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Church of St Peter

A Grade I Listed Building in Bywell, Northumberland

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Coordinates

Latitude: 54.9475 / 54°56'50"N

Longitude: -1.9246 / 1°55'28"W

OS Eastings: 404926

OS Northings: 561428

OS Grid: NZ049614

Mapcode National: GBR HC07.38

Mapcode Global: WHB2G.DXR2

Entry Name: Church of St Peter

Listing Date: 15 April 1969

Grade: I

Source: Historic England

Source ID: 1044828

English Heritage Legacy ID: 239821

Location: Bywell, Northumberland, NE43

County: Northumberland

Civil Parish: Bywell

Traditional County: Northumberland

Lieutenancy Area (Ceremonial County): Northumberland

Church of England Parish: Bywell St Peter

Church of England Diocese: Newcastle

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Listing Text

BYWELL BYWELL
NZ 0461
23/60 Church of St.Peter
15.4.69
GV I

Parish Church. Nave and parts of chancel Pre-Conquest, possibly C8. Chancel
remodelled and south aisle built in early C13; west end shortened later C13
(probably after 1285 fire), tower and north chapel early C14. Alterations by
Benjamin Ferrey in 1849 included rebuilding of south aisle and porch, and
addition of vestry; further alterations 1873. Pre-Conquest parts squared stone
with megalithic alternate quoins, chancel and north chapel squared stone, tower
coursed rubble, C19 parts tooled squared stone. Leaded roofs to nave and
chancel, Lakeland slates to south aisle, porch and vestry. Nave with west tower,
4-bay south aisle with porch and 2-bay north-east chapel; chancel with south
chapel and north vestry.

Squat tower with chamfered set-back at mid-height on north and west. West wall
shows doorway with chamfered arch and hood; to right blocked upper door with
segmental relieving arch. Belfry openings are paired lancets except for crude
square-headed east opening. Embattled parapet on hollow-chamfered string.

Steeply-gabled porch has trefoiled chamfered arch, stone benches and built-in
cross slabs and sculptural fragments; chamfered doorway with part of moulded
reconquest arch re-set above.

South aisle (continued eastwards as chapel) has stepped buttresses, single and
paired lancets and older masonry in end walls with C19 windows. North wall of
nave has 2 similar windows, stepped buttress at west end, traces of blocked
openings and, at high level, 4 early round-headed windows with monolithic lintels,
the western altered. North chapel has moulded plinth and parapet; 2-light north
windows with Geometrical tracery under square heads; springings of unfinished
chamfered arches. Ends of chapel have stepped buttresses and similar 4-light
windows.

Chancel has chamfered plinth, sill band and traces of blocked south door. 3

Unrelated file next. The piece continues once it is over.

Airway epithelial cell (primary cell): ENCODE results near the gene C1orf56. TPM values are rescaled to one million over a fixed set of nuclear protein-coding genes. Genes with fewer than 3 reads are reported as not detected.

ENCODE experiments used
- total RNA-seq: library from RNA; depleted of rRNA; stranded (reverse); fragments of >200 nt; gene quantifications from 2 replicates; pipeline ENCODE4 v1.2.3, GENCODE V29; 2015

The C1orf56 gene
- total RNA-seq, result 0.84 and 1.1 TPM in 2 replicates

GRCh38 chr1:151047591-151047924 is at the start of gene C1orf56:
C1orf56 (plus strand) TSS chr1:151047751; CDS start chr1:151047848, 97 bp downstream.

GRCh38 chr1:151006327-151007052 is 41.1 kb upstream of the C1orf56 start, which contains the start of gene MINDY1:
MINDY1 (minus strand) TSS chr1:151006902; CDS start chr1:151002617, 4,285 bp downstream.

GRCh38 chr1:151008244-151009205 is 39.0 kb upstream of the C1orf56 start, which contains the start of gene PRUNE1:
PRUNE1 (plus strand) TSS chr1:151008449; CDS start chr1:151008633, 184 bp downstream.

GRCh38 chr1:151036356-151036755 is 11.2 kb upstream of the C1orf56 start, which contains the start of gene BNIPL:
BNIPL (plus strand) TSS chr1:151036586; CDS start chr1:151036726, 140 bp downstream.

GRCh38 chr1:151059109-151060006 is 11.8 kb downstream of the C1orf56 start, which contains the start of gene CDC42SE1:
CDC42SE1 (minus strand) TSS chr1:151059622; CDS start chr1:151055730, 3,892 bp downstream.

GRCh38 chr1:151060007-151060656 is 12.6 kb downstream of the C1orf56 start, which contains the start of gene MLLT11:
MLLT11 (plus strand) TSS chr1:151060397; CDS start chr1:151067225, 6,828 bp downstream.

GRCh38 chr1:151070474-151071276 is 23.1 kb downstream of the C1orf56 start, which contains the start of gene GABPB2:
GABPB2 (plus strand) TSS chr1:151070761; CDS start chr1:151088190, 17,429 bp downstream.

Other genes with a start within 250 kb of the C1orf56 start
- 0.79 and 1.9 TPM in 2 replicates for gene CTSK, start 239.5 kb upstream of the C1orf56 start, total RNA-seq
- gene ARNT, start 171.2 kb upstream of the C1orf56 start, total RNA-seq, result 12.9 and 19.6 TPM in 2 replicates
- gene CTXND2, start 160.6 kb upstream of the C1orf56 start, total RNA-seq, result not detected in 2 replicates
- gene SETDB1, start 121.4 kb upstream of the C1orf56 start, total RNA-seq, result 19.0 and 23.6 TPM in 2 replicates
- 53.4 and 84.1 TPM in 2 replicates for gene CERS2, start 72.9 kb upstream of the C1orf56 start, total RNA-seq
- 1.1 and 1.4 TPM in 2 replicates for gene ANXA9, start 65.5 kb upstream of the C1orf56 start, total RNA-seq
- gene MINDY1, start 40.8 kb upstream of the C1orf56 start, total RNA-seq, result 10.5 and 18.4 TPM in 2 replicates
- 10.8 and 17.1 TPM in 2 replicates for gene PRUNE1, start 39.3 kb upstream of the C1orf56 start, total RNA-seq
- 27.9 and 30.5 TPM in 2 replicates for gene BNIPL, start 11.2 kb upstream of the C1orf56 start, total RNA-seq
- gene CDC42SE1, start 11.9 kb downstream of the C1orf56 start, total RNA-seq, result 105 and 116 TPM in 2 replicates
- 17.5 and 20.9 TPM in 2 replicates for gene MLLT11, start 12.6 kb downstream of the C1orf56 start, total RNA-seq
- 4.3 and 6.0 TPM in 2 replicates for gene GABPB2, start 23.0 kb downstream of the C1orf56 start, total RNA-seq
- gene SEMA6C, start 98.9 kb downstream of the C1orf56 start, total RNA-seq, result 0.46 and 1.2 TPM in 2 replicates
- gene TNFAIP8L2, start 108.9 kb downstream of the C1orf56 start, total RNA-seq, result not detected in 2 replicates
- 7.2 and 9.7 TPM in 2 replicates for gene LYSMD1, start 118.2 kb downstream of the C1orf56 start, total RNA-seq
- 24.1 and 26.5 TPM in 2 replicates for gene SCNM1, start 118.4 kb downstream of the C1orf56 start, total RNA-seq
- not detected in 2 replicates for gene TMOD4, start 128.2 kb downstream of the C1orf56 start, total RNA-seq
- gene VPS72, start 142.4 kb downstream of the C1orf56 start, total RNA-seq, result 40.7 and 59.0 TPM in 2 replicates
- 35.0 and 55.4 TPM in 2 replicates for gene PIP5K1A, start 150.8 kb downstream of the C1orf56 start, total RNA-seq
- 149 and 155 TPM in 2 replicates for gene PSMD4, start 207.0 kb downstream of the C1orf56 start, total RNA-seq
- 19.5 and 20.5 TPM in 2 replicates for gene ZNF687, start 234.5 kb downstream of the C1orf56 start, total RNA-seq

lancets on south and triplet to east, all under hoodmoulds. Stepped clasping
buttresses and low buttress beneath centre eastern lancet. North wall shows
Lancet behind vestry and window further west of 2 trefoil-headed lights
(monolithic head is re-used cross slab). At west end of wall blocked early door
with inclined Escomb-fashion jambs and roof raggle of former gabled porticus
above. Coped gables with finial crosses.

South arcade has pointed double-chamfered arches on tall round piers with
moulded octagonal caps; hoodmould has crowned head as stop over central pier.
Round-arched piscina in chancel. C19 detail in keeping. Low-side window of 2
square-headed lights now opening into south chapel. Re-sited shouldered doorway
to vestry.

Interior of tower: west doorway of late C13 nave, with tall hoodmould, now
opens into tower. Remains of 2 buttresses and lancet window of late C13 west
front also visible.

Plain medieval font has circular bowl on moulded stem. C15 incised effigy of
knight under trapdoor in north chapel. 3 elaborate Baroque candelabra in
chancel. Late C19 glass in north chapel; series of saints, all to members of
Wailes family and perhaps by Wailes the glassmaker of Saltwell Park. Similar
glass in chancel.

Pre-Conquest church was of unusual size; partially-exposed footings suggest
attendant porticus and other structures. The incomplete arches to the north may
have been intended to link the church with monastic buildings. Bishop Egbert
of Lindisfarne was consecrated at Bywell, probably in this church, on 11 June
802.

H.M. and J. Taylor, 'Anglo-Saxon Architecture' Vol I (1965) 122-126.


Listing NGR: NZ0492661427

This text is from the original listing, and may not necessarily reflect the current setting of the building.

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